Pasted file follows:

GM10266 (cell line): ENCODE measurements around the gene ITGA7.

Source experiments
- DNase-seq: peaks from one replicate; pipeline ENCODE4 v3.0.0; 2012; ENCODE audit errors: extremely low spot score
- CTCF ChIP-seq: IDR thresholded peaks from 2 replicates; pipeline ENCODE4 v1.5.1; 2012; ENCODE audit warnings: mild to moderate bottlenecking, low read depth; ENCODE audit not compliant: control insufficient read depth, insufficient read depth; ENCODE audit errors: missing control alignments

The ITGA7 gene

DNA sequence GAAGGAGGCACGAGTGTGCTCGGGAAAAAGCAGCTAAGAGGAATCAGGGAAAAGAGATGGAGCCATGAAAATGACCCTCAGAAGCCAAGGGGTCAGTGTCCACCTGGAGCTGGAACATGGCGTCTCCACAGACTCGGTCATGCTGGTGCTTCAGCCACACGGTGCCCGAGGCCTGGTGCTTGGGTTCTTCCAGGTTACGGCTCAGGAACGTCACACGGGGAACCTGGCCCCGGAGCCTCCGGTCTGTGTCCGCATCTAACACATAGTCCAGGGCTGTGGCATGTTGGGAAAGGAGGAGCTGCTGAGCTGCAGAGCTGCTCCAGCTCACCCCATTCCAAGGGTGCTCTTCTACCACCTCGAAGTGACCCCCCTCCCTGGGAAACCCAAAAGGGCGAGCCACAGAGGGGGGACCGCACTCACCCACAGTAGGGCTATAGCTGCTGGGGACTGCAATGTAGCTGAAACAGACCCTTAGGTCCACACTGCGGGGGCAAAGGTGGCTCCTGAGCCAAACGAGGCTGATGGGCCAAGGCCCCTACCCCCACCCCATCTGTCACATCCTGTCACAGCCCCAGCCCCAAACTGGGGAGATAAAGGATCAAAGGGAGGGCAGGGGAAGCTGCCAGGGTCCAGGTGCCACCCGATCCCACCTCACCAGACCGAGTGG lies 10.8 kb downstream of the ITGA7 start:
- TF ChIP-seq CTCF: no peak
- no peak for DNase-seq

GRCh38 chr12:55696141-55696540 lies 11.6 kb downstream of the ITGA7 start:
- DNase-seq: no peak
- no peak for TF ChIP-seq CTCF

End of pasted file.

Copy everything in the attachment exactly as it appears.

GM10266 (cell line): ENCODE measurements around the gene ITGA7.

Source experiments
- DNase-seq: peaks from one replicate; pipeline ENCODE4 v3.0.0; 2012; ENCODE audit errors: extremely low spot score
- CTCF ChIP-seq: IDR thresholded peaks from 2 replicates; pipeline ENCODE4 v1.5.1; 2012; ENCODE audit warnings: mild to moderate bottlenecking, low read depth; ENCODE audit not compliant: control insufficient read depth, insufficient read depth; ENCODE audit errors: missing control alignments

The ITGA7 gene

DNA sequence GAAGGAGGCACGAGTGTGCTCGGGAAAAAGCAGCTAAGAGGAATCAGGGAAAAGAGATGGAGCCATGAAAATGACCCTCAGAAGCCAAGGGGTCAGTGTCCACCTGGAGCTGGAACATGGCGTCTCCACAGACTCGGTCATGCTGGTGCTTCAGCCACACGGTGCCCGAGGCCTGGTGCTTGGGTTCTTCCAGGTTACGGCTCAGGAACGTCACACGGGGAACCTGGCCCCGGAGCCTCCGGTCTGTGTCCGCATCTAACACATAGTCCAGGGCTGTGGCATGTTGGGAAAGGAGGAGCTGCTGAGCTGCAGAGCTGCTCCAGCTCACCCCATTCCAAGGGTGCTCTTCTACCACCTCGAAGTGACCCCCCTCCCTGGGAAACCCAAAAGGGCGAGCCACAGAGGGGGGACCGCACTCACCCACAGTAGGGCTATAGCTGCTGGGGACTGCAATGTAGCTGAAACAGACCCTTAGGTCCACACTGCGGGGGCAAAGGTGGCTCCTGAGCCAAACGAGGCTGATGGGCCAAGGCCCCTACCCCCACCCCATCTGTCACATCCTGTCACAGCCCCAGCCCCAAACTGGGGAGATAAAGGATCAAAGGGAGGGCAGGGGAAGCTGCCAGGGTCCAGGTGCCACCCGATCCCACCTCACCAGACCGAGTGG lies 10.8 kb downstream of the ITGA7 start:
- TF ChIP-seq CTCF: no peak
- no peak for DNase-seq

GRCh38 chr12:55696141-55696540 lies 11.6 kb downstream of the ITGA7 start:
- DNase-seq: no peak
- no peak for TF ChIP-seq CTCF